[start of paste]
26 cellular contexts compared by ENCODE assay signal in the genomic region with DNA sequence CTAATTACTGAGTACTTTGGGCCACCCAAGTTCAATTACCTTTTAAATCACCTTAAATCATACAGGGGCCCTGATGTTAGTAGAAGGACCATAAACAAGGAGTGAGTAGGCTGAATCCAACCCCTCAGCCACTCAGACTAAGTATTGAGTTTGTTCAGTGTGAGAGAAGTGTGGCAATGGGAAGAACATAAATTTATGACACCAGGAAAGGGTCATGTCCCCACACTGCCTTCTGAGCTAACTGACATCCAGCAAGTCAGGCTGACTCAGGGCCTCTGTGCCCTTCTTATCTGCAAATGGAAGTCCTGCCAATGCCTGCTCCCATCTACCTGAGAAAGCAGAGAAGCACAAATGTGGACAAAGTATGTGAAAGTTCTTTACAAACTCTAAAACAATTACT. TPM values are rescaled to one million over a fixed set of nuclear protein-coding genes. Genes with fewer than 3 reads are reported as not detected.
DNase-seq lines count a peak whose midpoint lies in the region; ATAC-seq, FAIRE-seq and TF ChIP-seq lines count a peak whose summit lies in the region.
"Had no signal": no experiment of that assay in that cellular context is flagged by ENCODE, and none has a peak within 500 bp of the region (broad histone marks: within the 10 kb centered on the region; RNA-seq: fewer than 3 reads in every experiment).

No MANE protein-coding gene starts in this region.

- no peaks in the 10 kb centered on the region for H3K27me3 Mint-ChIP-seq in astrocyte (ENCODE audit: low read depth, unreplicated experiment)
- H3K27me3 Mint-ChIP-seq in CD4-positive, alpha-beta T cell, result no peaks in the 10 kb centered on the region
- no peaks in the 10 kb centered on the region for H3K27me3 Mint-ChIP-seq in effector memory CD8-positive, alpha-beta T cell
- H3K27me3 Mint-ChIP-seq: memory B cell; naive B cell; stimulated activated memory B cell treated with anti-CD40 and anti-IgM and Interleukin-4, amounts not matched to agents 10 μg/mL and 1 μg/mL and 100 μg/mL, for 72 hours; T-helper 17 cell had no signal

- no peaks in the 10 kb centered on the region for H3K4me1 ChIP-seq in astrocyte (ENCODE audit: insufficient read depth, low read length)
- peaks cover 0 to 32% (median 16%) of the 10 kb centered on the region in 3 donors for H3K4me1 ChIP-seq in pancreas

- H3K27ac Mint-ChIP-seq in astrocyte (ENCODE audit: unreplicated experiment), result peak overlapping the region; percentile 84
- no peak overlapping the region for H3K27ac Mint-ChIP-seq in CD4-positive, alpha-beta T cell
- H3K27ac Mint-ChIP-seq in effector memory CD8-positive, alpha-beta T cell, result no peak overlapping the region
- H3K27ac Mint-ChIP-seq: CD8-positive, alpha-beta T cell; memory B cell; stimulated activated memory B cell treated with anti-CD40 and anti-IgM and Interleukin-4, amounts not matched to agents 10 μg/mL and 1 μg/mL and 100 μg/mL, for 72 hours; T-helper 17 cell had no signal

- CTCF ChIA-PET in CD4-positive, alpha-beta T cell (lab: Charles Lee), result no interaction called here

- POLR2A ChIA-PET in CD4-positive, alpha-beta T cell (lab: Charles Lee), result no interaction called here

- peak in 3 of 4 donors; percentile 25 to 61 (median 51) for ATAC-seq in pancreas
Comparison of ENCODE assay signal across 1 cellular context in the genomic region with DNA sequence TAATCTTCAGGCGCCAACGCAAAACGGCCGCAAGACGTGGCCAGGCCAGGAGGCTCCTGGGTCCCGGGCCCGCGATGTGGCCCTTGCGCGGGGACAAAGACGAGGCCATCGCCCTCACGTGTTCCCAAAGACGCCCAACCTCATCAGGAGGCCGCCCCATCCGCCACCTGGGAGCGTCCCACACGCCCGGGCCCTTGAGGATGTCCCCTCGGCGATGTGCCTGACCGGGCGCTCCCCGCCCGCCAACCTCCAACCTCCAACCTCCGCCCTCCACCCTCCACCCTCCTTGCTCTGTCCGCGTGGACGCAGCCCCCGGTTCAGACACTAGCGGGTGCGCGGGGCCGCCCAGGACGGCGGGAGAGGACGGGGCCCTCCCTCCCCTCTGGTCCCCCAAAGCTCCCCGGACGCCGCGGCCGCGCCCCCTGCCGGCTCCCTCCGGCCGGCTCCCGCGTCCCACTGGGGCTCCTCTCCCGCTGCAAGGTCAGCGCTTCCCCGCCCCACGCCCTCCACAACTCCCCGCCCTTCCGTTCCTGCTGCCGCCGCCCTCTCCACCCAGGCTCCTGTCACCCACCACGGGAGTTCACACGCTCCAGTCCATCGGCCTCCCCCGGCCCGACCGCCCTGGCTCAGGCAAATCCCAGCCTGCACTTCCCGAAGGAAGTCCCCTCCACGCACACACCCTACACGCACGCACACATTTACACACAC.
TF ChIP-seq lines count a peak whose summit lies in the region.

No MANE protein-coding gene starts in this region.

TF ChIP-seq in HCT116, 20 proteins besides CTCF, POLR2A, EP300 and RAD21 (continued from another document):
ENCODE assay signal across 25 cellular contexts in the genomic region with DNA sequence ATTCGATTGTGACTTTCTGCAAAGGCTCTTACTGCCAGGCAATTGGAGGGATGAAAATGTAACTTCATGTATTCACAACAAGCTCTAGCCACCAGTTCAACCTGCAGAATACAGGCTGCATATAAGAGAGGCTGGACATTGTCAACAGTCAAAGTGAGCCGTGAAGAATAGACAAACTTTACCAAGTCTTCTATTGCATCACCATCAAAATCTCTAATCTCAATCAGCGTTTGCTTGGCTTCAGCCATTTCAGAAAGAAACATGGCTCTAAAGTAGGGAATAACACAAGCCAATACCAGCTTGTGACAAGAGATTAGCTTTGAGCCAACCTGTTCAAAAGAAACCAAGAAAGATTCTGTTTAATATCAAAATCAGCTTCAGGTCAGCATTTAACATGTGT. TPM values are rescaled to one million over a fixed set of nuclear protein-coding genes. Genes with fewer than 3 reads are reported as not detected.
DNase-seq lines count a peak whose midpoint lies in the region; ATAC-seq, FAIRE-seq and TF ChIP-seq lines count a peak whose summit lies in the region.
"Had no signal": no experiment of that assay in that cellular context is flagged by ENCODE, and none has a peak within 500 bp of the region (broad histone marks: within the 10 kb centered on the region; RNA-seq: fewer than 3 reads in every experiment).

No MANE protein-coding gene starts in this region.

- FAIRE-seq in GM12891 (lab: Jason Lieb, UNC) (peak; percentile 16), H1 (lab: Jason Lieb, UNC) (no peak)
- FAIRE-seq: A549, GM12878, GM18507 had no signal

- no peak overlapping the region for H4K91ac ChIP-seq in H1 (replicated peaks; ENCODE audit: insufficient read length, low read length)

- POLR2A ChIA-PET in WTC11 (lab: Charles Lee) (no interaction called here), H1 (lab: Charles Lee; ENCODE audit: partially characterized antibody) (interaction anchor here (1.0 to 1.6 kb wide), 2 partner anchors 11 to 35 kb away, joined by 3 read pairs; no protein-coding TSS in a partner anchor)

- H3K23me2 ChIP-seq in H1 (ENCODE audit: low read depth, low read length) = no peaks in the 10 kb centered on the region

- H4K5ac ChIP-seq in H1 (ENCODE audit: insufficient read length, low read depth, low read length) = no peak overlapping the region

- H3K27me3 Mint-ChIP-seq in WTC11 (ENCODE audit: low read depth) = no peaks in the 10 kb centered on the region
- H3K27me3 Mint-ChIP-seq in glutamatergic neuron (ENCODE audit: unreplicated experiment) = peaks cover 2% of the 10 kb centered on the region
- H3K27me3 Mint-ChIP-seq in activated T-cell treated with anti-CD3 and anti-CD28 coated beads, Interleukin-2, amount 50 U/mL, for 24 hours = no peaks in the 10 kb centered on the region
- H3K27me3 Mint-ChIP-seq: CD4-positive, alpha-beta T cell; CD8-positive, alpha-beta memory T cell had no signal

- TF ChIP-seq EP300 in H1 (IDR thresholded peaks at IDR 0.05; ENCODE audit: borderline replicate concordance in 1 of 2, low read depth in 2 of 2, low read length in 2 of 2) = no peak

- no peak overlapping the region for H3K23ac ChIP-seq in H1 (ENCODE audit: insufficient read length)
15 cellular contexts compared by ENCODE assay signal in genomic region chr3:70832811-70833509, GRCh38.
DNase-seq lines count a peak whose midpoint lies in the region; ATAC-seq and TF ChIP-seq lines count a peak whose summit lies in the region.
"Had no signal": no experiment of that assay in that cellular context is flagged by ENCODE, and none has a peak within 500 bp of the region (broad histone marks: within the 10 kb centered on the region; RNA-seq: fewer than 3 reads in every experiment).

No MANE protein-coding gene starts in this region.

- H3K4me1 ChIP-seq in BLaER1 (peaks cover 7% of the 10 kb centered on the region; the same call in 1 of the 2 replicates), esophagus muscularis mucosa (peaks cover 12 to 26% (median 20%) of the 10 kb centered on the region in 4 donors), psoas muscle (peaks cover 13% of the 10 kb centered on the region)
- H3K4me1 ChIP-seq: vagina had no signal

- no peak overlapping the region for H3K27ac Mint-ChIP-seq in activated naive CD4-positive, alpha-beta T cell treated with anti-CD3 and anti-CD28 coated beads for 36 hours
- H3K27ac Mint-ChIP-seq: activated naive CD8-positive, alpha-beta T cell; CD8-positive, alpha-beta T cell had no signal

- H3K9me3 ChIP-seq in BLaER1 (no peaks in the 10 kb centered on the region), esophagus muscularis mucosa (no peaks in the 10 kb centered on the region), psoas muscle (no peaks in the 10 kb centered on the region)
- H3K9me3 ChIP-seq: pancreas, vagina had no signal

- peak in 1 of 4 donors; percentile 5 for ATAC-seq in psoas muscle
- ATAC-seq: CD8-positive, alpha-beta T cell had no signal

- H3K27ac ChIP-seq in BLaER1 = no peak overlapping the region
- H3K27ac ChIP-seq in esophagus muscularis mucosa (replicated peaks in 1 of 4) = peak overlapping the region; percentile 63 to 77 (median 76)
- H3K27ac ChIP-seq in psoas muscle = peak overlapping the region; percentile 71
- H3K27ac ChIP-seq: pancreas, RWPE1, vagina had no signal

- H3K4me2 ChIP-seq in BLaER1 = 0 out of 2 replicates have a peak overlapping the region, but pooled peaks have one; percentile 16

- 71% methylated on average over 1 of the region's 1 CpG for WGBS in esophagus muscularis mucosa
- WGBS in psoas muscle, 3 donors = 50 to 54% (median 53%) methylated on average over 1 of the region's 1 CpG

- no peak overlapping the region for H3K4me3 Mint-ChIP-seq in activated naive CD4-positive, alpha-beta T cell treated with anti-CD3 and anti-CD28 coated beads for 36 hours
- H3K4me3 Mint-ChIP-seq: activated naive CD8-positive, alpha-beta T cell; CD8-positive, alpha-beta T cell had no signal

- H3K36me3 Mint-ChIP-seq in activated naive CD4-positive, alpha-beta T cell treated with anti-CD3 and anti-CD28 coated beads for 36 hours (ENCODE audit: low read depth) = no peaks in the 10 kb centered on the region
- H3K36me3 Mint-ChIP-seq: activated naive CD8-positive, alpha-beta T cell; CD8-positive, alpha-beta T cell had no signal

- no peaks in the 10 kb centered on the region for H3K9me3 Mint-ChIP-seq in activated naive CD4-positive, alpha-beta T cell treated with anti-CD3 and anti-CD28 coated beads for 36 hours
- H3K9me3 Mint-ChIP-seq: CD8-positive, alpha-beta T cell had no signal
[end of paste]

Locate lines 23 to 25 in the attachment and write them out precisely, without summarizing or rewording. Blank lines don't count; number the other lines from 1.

DNase-seq lines count a peak whose midpoint lies in the region; ATAC-seq, FAIRE-seq and TF ChIP-seq lines count a peak whose summit lies in the region.
"Had no signal": no experiment of that assay in that cellular context is flagged by ENCODE, and none has a peak within 500 bp of the region (broad histone marks: within the 10 kb centered on the region; RNA-seq: fewer than 3 reads in every experiment).

No MANE protein-coding gene starts in this region.